Challenges and opportunities in food engineering: Modeling, virtualization, open innovation and social responsibility
. Journal of Food Engineering 2016
, 2-8. Publisher's VersionAbstract
Food engineering should shed its historical mindset, embrace new challenges and opportunities that the 21st century holds. Unabated scientific progress and breakthroughs highlight mounting challenges with some vital paradigm shifts. Four main challenges have been identified: modeling, virtualization, open innovation (OI) and social responsibility (SR). The shift from empirical to physics-based food modeling is paramount to benefit from new sensor technology, proliferation of the 'Internet of Things', and big-data information. An overriding part of modeling continues to be food uniqueness and complexity, consumer needs and expectations, health and wellness, sustainability and SR. Virtualization is to significantly benefit from expanding computational power, dedicated software, cloud computing, big data, and other breakthroughs. Collaboration and partnerships with all innovation ecosystem stakeholders are paramount. Academia's role as a 'startup university' requires revising its intellectual property models, curricula rejuvenating, OI, creativity, employability and SR. Food engineers are at a verge of a very prosperous future. © 2015 Elsevier Ltd.
Food engineering: Attitudes and future outlook
. Journal of Food Engineering 2016
, 71-80. Publisher's VersionAbstract
A global web survey was conducted collecting academia and industry perceived attitudes, identifying curriculum gaps, challenges and opportunities of food engineering (FE). Participation criterion was: "A person who has one or more formal degrees in FE, and/or an equivalent degree in another field and whose job description includes/included FE activities". Respondents with formal FE education was lower than 25%. More than two-thirds of the respondents holding a formal BSc or MSc in FE selected other domains for their higher degrees, and 56.7% indicated that FE should become a part of another study program. Traditional FE topics were preferred over health, nutrition and wellbeing, innovation related to firm's activities, marketing molecular biology. FE profession should undergo a self-examination required to ensure its future growth and impact in addressing forthcoming challenges in the food sector, and concurrently make paradigm shifts in its vision in the pursuit of excellence and innovation. © 2016 Elsevier Ltd. All rights reserved.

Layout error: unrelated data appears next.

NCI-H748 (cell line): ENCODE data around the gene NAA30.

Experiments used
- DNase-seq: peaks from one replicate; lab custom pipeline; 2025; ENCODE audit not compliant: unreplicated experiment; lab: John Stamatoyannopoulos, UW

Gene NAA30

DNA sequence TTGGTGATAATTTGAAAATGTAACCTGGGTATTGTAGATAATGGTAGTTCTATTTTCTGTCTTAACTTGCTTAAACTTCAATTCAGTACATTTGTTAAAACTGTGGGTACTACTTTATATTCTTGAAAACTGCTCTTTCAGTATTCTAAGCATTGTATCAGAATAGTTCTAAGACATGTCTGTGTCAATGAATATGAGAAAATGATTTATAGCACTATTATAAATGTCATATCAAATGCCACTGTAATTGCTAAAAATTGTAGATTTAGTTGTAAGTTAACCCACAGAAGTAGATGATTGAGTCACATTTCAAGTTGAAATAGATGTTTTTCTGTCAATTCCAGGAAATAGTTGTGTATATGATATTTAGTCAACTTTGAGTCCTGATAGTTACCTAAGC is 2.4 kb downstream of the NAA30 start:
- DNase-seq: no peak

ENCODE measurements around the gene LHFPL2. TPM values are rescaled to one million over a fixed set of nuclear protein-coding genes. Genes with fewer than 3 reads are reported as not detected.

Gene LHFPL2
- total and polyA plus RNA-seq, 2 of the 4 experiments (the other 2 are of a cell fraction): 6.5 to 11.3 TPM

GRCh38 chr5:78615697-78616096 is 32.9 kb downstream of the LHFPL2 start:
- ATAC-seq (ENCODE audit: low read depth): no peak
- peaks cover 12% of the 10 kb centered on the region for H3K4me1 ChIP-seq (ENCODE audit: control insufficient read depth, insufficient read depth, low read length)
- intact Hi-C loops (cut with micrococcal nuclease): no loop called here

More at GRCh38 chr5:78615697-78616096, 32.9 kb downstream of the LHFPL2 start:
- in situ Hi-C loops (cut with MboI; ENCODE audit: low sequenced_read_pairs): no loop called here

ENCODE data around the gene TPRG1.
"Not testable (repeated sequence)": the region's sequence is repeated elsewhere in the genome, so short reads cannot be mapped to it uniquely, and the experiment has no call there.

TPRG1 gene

Open Innovation Opportunities Focusing on Food SMEs
; Innovation Strategies in the Food Industry: Tools for Implementation; 2016; pp. 41-59. Publisher's VersionAbstract
The food industry, especially small and medium enterprises (SMEs), is facing increasingly complex challenges, more regulation, as well as fierce local and global competition. Open innovation (OI) can enhance innovation options by accessing external assets and collaborations with unique opportunities, facilitating partnerships, and alleviating hurdles such as limited resources, R&D expertise, skills, etc. Highlighted topics include: adapting OI for the food industry's special needs, with a focus on SMEs' unique challenges, and the roles of academia and intellectual property. Examples provided depict SMEs with typical OI utilization and the steps required to initiate and develop new concepts. Specific recommendations include: collaboration, creation of a four-helix innovation ecosystem (industry, academia, government, and private sector), metrics to quantify academia's social responsibility, and revised curricula promoting OI to encourage SMEs involvement. OI presents a unique opportunity for all stakeholders, especially for SMEs, to proactively engage in meeting future challenges and opportunities. © 2016 Elsevier Inc. All rights reserved.